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Monday, August 10, 2009

The Stigma of Christ, Part 1: Risk

I'm not talking about the stigmata of Christ, a Latin term meaning "puncture wound," which has long referred to Christ's post-resurrection scars, particularly those holes made by the nails in His hands and feet. I'm referring to the "stigma" or disgrace and disrespect associated with Christ and those who practice Christianity.

Almost six years ago, someone I knew chose the unfortunate word "stigma" to explain what he feared would happen if he broadcast his specific religious beliefs in a public forum. No, it didn't bother him at all to tell others that he called himself a "Christian," but he didn't want the public to know what exactly he believed beyond that--for instance, what Christian denomination he was, or the doctrinal beliefs associated with it.

At the time, it was what I would call a defining moment in my personal faith. Exactly what do Christians risk by broadcasting their personal beliefs? Is it worth the "stigma"?

Somehow, until then I had coasted through my faith, without any real challenges to it. I had always hung out with a crowd that was primarily Christian; they all regularly attended church, talked about their faith regularly and openly, dressed and spoke in a manner meant to please God rather than men, and never doubted their freedom to publicly mention the name of the church they went to. When someone made a derogatory comment about Christ, Christianity, or even the denomination I was raised in, the Assemblies of God, I always had chalked it up as "their problem," and dismissed it. I never really felt "exposed" or "at risk" for being the person I am, and believing what I believe. Well, until that comment.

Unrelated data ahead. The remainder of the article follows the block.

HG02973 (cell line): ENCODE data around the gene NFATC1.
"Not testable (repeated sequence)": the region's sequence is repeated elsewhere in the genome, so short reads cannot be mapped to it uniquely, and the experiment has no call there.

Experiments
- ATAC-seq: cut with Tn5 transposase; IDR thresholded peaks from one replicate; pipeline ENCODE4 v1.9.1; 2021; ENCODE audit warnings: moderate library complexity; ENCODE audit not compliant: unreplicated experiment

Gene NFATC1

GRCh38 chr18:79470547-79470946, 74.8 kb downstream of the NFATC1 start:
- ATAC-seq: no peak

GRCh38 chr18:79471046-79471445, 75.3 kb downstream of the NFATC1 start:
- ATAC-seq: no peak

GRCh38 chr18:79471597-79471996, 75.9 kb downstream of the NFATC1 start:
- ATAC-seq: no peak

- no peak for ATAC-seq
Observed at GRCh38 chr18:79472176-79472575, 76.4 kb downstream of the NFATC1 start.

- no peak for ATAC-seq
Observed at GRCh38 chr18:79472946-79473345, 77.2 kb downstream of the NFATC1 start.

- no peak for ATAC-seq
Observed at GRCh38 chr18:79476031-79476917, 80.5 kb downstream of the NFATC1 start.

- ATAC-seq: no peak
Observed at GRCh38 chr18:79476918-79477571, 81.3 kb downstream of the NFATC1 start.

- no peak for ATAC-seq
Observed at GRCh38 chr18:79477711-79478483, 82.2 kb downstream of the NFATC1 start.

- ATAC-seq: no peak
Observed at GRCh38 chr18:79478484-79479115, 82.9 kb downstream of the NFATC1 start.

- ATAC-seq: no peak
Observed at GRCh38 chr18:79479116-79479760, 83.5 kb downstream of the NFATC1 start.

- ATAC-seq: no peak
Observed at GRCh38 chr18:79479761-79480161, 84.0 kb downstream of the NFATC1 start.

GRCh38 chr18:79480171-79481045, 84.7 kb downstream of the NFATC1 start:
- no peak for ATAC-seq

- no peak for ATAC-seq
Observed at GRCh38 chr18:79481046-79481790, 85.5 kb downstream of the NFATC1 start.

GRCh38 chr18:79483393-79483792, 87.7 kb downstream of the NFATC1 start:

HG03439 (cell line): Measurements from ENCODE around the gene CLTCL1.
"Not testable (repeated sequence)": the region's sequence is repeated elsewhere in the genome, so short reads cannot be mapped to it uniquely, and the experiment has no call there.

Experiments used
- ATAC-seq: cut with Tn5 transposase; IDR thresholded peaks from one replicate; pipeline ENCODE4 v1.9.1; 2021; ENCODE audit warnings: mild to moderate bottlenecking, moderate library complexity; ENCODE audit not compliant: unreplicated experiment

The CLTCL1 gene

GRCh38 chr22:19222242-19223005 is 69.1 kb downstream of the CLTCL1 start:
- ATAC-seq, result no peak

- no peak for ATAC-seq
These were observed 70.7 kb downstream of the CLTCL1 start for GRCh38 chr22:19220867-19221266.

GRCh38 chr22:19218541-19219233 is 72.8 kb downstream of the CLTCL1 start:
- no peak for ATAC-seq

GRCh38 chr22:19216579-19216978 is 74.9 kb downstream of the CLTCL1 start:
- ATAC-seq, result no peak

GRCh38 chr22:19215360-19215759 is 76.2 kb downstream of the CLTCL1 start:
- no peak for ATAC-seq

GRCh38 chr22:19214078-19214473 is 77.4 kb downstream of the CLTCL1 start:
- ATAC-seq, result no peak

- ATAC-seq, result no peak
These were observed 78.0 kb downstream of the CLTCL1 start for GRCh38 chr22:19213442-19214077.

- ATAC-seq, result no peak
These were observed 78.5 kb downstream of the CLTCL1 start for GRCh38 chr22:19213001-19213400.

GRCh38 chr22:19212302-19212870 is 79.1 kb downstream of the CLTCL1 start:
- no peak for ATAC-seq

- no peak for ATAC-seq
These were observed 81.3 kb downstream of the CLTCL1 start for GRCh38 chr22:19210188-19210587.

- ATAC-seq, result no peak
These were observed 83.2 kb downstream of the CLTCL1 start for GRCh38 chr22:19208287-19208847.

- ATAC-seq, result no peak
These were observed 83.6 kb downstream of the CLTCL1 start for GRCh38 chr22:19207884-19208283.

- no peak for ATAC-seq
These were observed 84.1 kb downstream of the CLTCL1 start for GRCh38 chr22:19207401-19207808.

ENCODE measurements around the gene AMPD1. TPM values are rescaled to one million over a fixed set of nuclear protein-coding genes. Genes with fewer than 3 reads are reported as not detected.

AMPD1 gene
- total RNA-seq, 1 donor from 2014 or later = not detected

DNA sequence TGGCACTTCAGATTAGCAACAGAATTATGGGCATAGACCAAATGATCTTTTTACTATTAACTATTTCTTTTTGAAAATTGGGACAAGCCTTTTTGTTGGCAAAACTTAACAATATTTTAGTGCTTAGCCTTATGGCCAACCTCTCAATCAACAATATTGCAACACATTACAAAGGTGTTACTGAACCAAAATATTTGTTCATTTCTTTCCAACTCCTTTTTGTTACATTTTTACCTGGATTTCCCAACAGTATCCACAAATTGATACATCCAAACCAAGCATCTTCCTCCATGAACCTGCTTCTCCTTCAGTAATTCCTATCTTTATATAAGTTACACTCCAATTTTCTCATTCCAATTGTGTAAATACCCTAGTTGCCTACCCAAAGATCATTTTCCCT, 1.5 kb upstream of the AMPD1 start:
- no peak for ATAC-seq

I guessed at the time that perhaps this individual meant that some people object to certain doctrines of the Pentecostal movement, such as speaking in tongues. Well, I already knew that if you mentioned those things, some people would dub you "weirdo" and avoid you from that point forward. Honestly, it never really bothered me, and I have pretty-much always had friends who believed differently on those issues. I have also ventured to say (to Baptists, for instance, if they brought it up) that their concerns that such doctrines can be misquoted, misused, and twisted to cover over sinful and destructive behavior are valid concerns. But enough of that. Doctrines particular to the Pentecostal movement, as time passed, never came up for discussion. They weren't the "stigma" referenced.